Partnerships are not the only option these development firms have. They can choose to do it all themselves. They can raise their own capital, usually in the form of dilutive stock offerings or, similar to Mannkind (MNKD), their founder may fund the majority of capital needs personally. Either way, once they have raised the necessary capital to fund the final phases of approval, the rest must be spent on manufacturing and distribution. Or simply, they need to pay to make and sell the drug.

The management of Dendreon (DNDN) had to make this decision and they chose to go it on their own. They believed, and were correct, that the FDA would approve their drug Provenge, the first therapeutic cancer vaccine. They celebrated this victory and saw the potential “streets of gold” and “rivers of honey” and they decided they didn’t want to share any of it.

The market didn’t seem to mind this decision. They raised the necessary capital through dilutive offerings. They were widely covered by Wall Street with some exceptional high price targets. Their manufacturing plants were being built and approved. The stock rose along with the list of billion shareholders. The stock, still very volatile, had its bumps in the road. For example, in the summer of 2010 the stock fell from its highs over $55 to under $30 due to a scare that Medicare wouldn’t cover the expensive treatment. This news kept the stock in a range until the summer of 2011 when Medicare announced that Provenge’s benefits were enough for coverage. This was another solid victory for the solo Dendreon, which then saw its shares rise once again.

This string of victories and brief rise in price came to a crashing halt on its second-quarter 2011 earnings release. The company announced that Provenge sales were weaker than expected, and management even removed revenue guidance for the rest of the year. This revenue guidance was truly important, for the majority of their yearly guidance was estimated to be back-end loaded in the fourth quarter of 2011. Management claimed that the uncertainty of guidance was due to the prescribing doctor’s uncertainty of insurer or Medicare reimbursements. In their terms, “…increased sensitivity to the impact of cost density on doctors’ practice economics…” It also claimed that there was difficulty identifying suitable patients.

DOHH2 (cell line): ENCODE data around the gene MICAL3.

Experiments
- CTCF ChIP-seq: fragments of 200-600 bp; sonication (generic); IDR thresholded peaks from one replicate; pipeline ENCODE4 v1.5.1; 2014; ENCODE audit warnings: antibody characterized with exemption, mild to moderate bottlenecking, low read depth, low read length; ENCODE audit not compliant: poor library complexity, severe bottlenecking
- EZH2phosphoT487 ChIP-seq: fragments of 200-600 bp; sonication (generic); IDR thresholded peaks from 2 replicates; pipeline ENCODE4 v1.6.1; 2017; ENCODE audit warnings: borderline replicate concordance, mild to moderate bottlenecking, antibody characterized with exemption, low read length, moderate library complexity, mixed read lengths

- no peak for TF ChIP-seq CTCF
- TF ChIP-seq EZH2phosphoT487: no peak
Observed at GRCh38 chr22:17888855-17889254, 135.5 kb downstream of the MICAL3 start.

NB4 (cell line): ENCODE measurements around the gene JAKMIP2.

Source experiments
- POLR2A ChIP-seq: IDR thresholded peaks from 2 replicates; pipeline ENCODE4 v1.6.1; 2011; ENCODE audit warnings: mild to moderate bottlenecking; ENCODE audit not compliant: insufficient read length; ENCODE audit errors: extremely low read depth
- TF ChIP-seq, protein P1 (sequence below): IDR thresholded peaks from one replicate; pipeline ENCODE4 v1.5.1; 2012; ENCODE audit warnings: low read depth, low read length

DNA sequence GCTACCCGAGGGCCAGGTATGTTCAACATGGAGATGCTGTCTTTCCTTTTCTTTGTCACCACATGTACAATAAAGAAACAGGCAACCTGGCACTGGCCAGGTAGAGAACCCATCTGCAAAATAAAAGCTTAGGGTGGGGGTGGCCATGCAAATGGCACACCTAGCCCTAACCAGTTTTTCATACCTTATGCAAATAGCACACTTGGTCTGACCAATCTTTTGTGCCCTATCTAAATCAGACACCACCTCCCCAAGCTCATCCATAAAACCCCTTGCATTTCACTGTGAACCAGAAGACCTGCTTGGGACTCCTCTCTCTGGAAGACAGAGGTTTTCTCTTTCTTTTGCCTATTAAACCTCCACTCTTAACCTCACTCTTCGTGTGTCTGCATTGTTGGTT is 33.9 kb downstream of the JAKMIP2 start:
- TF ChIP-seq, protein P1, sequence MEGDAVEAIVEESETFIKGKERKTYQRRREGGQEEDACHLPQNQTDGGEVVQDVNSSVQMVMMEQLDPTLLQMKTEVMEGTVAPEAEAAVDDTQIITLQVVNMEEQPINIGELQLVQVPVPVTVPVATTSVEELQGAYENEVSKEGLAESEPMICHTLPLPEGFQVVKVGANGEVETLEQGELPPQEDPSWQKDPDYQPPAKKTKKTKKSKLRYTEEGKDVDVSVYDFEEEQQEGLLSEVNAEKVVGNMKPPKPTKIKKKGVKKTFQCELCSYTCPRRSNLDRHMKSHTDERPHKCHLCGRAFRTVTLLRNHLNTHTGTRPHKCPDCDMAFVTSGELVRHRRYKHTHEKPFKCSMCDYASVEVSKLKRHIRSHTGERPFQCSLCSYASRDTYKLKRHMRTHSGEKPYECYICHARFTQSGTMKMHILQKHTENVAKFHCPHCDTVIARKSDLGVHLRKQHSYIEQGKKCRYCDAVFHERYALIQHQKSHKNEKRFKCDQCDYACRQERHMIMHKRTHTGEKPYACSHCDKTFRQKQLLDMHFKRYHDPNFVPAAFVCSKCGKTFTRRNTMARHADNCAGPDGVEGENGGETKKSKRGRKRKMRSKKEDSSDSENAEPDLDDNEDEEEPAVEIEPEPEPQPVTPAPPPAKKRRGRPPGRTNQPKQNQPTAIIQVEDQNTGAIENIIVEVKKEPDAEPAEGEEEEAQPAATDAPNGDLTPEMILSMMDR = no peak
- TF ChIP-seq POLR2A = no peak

The repercussions of such uncertainty from management did not go unnoticed. Wall Street punished the shares, cutting the price by two-thirds the next day.  If that wasn’t enough, a string of downgrades followed the price down to pre-approval levels. Analysts and investors alike are both now questioning the once highly anticipated growth rates and possible need for additional capital.

So let’s get this straight:

Management believes that the main reason for the slower adoption is that the doctors that prescribe Dendreon’s drug have difficulty identifying patients, and that they are not fully educated on how to get reimbursed.

Really?

Dendreon has created a new, revolutionary therapy for the plague of the 21st century that is good enough to have the approval of the FDA and Medicare and they can’t sell it? Not only can they not sell it, they can’t even adequately explain the process of reimbursement. Do you believe an experienced sales team from a large pharmaceutical firm would have made the same mistake?

Dendreon wanted it all and didn’t want to partner (pay) for any help. Their inefficient sales team is one of the direct consequences of the greed they showed from the beginning. The repercussions of this greed can get worse. For example, there are still unfortunately many patients out there that need treatment and as long as the doctors remain uneducated there are a plethora of other options. They could prescribe Johnson & Johnson’s drug Zytiga and soon maybe even Stimuvax, Oncothyreon’s (ONTY) innovative cancer vaccine which is in late-stage trials.

Looking at the stock technically, it’s a mess. Read More…

Has Priceline’s trend broken? –A look at the stock through ancient eyes.

There are strategies that have passed the test of time, which we can refer to as “Tried & True”. “Cash is King” during economic downturns or the infamous, “catching a falling knife”, are a few examples.  I have found that the lessons of the great speculator, Jesse Livermore fall into this same category.  During times of market confusion or abnormal stock behavior, I use his “Tried & True” lessons to guide my own trading decisions.

How does Priceline (PCLN: NASDAQ) look through his eyes?

Priceline.com, the online travel discounter has undoubtedly been a market leader, a darling to momentum and growth seeking investors. PCLN has appreciated from the $50 area to over $550 since Oct of 2008. This “market-bragging” move has been attributed to stellar growth, perfect technical indicators and huge market interest. 

Read More…